H. Include an unaltered copy of this License.

I. Preserve the section Entitled “History”, Preserve its Title, and add to it an item stating at least the title, year, new authors, and publisher of the Modified Version as given on the Title Page. If there is no section Entitled “History” in the Document, create one stating the title, year, authors, and publisher of the Document as given on its Title Page, then add an item describing the Modified Version as stated in the previous sentence.

J. Preserve the network location, if any, given in the Document for public access to a Transparent copy of the Document, and likewise the network locations given in the Document for previous versions it was based on. These may be placed in the “History” section. You may omit a network location for a work that was published at least four years before the Document itself, or if the original publisher of the version it refers to gives permission.

K. For any section Entitled “Acknowledgements” or “Dedications”, Preserve the Title of the section, and preserve in the section all the substance and tone of each of the contributor acknowledgements and/or dedications given therein.

L. Preserve all the Invariant Sections of the Document, unaltered in their text and in their titles. Section numbers or the equivalent are not considered part of the section titles.

M. Delete any section Entitled “Endorsements”. Such a section may not be included in the Modified Version.

N. Do not retitle any existing section to be Entitled “Endorsements” or to conflict in title with any Invariant Section.

O. Preserve any Warranty Disclaimers.

If the Modified Version includes new front-matter sections or appendices that qualify as Secondary Sections and contain no material copied from the Document, you may at your option designate some or all of these sections as invariant. To do this, add their titles to the list of Invariant Sections in the Modified Version’s license notice. These titles must be distinct from any other section titles.

You may add a section Entitled “Endorsements”, provided it contains nothing but endorsements of your Modified Version by various parties—for example, statements of peer review or that the text has been approved by an organization as the authoritative definition of a standard.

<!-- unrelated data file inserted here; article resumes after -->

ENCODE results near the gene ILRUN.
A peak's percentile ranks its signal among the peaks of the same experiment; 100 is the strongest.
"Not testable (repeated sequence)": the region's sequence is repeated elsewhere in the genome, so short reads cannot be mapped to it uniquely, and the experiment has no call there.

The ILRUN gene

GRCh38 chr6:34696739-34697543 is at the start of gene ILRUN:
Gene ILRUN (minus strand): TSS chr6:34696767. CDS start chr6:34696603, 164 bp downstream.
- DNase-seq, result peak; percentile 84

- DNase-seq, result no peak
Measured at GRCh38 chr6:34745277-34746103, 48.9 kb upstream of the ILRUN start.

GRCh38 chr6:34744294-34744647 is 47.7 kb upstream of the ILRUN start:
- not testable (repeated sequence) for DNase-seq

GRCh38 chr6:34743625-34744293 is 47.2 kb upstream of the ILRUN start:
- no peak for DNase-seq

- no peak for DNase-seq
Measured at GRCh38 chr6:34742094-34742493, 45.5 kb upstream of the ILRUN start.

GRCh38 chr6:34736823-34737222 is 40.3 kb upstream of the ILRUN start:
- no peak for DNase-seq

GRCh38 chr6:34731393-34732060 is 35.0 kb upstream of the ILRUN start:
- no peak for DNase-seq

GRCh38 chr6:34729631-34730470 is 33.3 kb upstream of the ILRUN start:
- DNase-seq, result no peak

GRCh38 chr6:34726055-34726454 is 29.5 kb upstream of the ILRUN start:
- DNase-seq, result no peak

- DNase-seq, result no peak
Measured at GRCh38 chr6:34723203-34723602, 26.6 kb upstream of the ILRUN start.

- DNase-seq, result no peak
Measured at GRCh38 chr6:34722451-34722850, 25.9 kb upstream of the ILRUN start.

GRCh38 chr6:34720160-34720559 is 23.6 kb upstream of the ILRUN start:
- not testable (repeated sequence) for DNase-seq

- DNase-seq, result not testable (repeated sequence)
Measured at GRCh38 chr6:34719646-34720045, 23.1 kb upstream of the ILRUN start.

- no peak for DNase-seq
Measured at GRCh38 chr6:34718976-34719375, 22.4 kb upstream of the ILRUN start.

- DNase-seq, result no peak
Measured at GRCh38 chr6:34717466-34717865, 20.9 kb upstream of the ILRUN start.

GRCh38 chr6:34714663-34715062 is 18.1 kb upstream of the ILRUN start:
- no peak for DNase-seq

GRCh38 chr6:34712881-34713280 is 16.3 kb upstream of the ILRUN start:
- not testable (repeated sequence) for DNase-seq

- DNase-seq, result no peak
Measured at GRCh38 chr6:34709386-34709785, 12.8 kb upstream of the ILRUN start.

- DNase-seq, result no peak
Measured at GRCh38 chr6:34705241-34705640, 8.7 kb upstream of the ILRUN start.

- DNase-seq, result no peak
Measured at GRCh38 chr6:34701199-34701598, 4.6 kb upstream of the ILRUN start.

You may add a passage of up to five words as a Front-Cover Text, and a passage of up to 25 words as a Back-Cover Text, to the end of the list of Cover Texts in the Modified Version. Only one passage of Front-Cover Text and one of Back-Cover Text may be added by (or through arrangements made by) any one entity. If the Document already includes a cover text for the same cover, previously added by you or by arrangement made by the same entity you are acting on behalf of, you may not add another; but you may replace the old one, on explicit permission from the previous publisher that added the old one.

The author(s) and publisher(s) of the Document do not by this License give permission to use their names for publicity for or to assert or imply endorsement of any Modified Version.

5. Combining documents

You may combine the Document with other documents released under this License, under the terms defined in section 4 above for modified versions, provided that you include in the combination all of the Invariant Sections of all of the original documents, unmodified, and list them all as Invariant Sections of your combined work in its license notice, and that you preserve all their Warranty Disclaimers.

The combined work need only contain one copy of this License, and multiple identical Invariant Sections may be replaced with a single copy. If there are multiple Invariant Sections with the same name but different contents, make the title of each such section unique by adding at the end of it, in parentheses, the name of the original author or publisher of that section if known, or else a unique number. Make the same adjustment to the section titles in the list of Invariant Sections in the license notice of the combined work.

In the combination, you must combine any sections Entitled “History” in the various original documents, forming one section Entitled “History”; likewise combine any sections Entitled “Acknowledgements”, and any sections Entitled “Dedications”. You must delete all sections Entitled “Endorsements”.

6. Collections of documents

You may make a collection consisting of the Document and other documents released under this License, and replace the individual copies of this License in the various documents with a single copy that is included in the collection, provided that you follow the rules of this License for verbatim copying of each of the documents in all other respects.

You may extract a single document from such a collection, and distribute it individually under this License, provided you insert a copy of this License into the extracted document, and follow this License in all other respects regarding verbatim copying of that document.

7. Aggregation with independent works

A compilation of the Document or its derivatives with other separate and independent documents or works, in or on a volume of a storage or distribution medium, is called an “aggregate” if the copyright resulting from the compilation is not used to limit the legal rights of the compilation’s users beyond what the individual works permit. When the Document is included in an aggregate, this License does not apply to the other works in the aggregate which are not themselves derivative works of the Document.